This process is identical to the manner in which ultra-violet rays of the sun create Vitamin D in the body, when it is possible to have them directly contact the skin.

Metabolized Vitamin D milk is produced by feeding accurately measured amounts of Irradiated dry yeast to milch cows, usually with the grain ration. The Vitamin D in the yeast is thus transmitted into the milk of the cow. Dry milk is also irradiated by direct exposure to ultra-violet light.

Commenting on the efficiency of Irradiated Vitamin D milk, the late Dr. C. U. Moore said, “Another important discovery is that milk, properly exposed to ultra-violet light, has its Vitamin D content increased ten-fold. In proportion to its content of standard Vitamin D units, Irradiated milk is much more effective for human beings than any other source of Vitamin D. This is doubtless due to the fact that the calcium and phosphorus are abundant in milk and are properly proportioned one to the other.”

Gerstenberger et al, in a carefully controlled curative study, fed Irradiated milk and yeast (Metabolized) milk to rachitic infants. By roentgenograms and serum calcium and phosphorous determinations, they concluded that both milks were equally effective.

Wyman et al in a similar study, reached an identical conclusion.

Vitamin D Supplies Tooth Essentials

In connection with the enrichment of milks with Vitamin D, Mary Swartz Rose has stated, “The practice of commercially increasing the Vitamin D content of milk is making another valuable source of Vitamin D available to everybody.”

“The peculiar effectiveness of a Vitamin-D-ized milk over any other antirachitic treatment,” according to Shrader, “lies in the fact that the same medium that carries the Vitamin D also supplies the calcium and phosphorus.” And of course, as we know, the minerals calcium and phosphorus plus the Vitamin D are the three factors most important in building and maintaining healthy bones and teeth.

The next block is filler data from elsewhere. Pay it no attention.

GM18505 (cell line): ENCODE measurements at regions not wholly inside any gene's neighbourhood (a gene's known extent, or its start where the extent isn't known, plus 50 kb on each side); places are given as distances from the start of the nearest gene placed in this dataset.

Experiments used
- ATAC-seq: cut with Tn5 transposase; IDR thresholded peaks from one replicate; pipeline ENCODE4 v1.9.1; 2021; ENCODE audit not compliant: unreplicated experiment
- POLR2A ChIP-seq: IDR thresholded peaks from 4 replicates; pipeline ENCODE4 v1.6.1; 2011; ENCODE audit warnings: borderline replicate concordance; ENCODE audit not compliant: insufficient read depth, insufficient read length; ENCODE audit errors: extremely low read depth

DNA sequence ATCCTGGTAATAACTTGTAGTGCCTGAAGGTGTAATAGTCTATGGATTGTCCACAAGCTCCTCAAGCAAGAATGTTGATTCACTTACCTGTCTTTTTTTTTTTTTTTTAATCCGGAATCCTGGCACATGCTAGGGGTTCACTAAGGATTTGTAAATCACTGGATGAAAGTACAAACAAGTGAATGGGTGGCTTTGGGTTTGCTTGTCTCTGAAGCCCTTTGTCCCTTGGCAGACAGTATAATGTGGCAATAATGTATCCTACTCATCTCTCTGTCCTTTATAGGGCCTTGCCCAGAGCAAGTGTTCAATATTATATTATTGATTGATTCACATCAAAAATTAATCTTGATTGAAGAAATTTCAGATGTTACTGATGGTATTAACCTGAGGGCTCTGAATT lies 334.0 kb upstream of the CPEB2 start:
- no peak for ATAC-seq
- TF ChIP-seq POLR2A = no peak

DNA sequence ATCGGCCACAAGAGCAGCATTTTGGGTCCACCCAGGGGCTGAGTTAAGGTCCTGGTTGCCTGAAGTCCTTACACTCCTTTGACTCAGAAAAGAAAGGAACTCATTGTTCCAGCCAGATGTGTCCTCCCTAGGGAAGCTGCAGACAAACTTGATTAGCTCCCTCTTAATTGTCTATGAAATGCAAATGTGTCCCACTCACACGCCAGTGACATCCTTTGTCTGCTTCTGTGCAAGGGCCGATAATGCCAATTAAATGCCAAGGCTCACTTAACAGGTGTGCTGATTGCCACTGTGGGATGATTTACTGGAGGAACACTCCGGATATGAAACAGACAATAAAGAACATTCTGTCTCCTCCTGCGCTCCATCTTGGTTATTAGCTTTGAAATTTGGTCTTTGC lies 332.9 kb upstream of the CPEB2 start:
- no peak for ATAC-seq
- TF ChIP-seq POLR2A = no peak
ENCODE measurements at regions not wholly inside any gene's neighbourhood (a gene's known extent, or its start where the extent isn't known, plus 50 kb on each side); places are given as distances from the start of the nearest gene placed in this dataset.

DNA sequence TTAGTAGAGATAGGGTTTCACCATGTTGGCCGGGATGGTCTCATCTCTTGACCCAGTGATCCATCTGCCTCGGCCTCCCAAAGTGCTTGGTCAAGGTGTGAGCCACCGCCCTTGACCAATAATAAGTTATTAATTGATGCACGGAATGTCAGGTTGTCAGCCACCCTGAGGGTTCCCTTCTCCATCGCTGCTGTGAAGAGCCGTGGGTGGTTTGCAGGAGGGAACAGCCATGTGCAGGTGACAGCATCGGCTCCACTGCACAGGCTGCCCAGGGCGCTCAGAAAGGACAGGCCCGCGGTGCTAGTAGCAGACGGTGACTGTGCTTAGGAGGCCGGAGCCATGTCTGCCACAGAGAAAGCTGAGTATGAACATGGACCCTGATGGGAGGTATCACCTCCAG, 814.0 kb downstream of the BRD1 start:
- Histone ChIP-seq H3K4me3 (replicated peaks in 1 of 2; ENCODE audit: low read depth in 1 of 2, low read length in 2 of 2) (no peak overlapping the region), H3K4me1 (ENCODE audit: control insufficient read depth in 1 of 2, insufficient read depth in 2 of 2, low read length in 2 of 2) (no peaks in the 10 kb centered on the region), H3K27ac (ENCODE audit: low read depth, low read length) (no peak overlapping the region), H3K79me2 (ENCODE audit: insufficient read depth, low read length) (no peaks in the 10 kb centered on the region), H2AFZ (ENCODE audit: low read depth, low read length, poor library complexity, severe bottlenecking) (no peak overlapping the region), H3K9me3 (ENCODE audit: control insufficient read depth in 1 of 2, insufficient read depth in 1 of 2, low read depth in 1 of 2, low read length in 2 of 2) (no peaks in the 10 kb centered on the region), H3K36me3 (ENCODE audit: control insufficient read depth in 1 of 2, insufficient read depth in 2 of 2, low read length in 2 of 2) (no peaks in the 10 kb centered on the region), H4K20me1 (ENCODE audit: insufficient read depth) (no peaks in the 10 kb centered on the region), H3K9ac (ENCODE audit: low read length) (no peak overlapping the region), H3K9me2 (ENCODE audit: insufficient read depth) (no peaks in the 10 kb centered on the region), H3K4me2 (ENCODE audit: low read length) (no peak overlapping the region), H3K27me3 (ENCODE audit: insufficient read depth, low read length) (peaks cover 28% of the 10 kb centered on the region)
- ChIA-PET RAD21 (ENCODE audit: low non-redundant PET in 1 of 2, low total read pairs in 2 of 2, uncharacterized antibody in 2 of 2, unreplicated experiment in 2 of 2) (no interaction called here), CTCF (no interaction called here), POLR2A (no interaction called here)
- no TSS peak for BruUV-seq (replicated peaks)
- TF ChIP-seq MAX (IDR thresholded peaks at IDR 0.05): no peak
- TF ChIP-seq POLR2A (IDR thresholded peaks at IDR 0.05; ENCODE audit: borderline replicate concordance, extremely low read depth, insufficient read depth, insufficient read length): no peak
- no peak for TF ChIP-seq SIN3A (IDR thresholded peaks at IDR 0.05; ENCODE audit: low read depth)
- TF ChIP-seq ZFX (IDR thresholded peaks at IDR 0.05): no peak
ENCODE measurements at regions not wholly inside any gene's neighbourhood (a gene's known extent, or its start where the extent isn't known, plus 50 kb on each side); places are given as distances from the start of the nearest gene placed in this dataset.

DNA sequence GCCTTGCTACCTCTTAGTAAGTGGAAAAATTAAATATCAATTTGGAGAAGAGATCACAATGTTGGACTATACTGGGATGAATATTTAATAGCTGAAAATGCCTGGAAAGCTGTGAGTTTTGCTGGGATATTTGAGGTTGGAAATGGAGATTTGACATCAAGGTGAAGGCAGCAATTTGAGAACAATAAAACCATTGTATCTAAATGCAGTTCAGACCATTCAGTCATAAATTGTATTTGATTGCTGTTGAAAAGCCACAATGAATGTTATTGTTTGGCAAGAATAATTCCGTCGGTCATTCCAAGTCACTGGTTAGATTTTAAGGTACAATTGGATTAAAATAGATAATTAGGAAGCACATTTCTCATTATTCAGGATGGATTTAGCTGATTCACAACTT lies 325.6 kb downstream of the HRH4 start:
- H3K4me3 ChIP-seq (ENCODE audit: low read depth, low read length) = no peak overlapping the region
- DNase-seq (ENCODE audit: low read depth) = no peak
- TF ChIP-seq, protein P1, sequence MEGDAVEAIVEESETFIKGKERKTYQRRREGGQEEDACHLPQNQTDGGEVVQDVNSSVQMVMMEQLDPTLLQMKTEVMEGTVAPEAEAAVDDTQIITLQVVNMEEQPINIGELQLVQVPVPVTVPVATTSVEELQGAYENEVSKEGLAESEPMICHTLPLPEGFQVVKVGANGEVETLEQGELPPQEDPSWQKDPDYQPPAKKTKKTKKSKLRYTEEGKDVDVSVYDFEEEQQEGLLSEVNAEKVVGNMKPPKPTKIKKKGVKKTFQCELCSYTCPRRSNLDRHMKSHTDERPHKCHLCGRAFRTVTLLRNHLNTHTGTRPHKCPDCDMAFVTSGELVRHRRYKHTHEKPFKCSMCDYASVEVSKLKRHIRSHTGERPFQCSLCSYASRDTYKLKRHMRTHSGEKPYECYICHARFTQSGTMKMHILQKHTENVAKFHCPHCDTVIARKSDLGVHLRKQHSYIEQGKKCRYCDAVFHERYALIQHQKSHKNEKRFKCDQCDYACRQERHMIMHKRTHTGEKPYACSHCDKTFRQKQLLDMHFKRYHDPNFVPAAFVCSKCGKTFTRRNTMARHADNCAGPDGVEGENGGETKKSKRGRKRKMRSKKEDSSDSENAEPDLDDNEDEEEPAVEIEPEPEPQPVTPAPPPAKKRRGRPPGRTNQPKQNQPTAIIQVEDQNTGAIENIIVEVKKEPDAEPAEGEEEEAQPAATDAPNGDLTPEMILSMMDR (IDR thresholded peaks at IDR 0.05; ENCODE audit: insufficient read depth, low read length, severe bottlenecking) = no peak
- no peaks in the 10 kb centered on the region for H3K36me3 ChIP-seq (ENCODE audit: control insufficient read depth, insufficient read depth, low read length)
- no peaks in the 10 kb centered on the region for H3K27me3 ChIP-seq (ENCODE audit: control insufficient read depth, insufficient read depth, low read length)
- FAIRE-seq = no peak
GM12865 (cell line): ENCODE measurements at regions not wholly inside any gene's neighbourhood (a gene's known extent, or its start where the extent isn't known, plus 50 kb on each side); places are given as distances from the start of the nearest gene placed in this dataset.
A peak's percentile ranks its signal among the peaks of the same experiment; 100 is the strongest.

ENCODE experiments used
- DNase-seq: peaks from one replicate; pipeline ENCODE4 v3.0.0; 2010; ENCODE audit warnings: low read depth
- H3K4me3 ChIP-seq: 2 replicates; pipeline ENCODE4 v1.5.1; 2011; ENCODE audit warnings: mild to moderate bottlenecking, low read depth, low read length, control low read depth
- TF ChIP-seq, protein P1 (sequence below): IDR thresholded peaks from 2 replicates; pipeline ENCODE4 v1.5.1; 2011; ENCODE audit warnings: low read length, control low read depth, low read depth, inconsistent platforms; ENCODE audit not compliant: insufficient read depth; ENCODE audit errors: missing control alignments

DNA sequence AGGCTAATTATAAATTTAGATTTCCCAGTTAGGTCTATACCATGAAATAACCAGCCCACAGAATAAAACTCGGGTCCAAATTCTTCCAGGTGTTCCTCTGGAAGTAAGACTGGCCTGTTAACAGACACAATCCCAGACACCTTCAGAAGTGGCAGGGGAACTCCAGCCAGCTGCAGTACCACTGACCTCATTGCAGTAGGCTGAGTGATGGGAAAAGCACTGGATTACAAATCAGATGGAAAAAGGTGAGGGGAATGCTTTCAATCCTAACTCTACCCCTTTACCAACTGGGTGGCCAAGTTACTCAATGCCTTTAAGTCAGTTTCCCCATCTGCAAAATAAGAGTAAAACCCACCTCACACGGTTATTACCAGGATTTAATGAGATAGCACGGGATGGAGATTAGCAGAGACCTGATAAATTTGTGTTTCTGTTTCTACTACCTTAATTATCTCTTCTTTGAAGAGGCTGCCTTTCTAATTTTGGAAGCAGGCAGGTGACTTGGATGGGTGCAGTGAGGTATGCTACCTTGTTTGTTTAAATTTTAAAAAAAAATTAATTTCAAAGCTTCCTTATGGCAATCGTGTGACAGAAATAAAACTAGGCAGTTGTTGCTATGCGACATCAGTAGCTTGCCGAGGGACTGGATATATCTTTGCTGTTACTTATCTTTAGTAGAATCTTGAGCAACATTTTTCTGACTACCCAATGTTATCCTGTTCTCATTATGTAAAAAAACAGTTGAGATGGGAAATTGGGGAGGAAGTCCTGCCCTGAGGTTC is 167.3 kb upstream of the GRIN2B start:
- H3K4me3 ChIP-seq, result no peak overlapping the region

Shrader carries the importance of a Vitamin-D-inclusive diet even further when he says, “Finally, the newer knowledge of the role of diet in dental caries together with a greater appreciation of the significance of calcium and phosphorus metabolism in optimum nutrition, places Vitamin D milk in the category of a food which is of great value to adolescents and adults.”

According to Armand-Delille, “At the age of puberty a very important need of a rich ration is called for. Calcium is very important in connection with the rapid development of the bones. Teeth often decalcify at that age.”

In addition to the Vitamin D enrichment processes which are based on the Steenbock Irradiation method, the Zucker process is also utilized extensively. It is based on a process through which Vitamin D is obtained in concentrated form from cod liver oil after which it is emulsified in cream and added directly to milk. This concentrate is also used for Vitamin D bread and other food products.

Other Foods Enriched With Vitamin

In addition to the Irradiated evaporated, fluid and dry milks, and metabolized milk, several other staple foods have an increased Vitamin D content through the application of the Steenbock process. These foods include only such logical Vitamin D carriers as cereals, milk drink accessory foods, flour and bread.

In commenting on the enrichment of cereals with Vitamin D, Dr. Gunderson has stated, “For reasons of economy and because of their physical character, the cereals are well adapted to act as vehicles for carrying certain vitamins and minerals inexpensively, conveniently, and automatically to the people who need those substances most. Cereals so enriched are more nourishing than the same products without those additional food adjuncts.”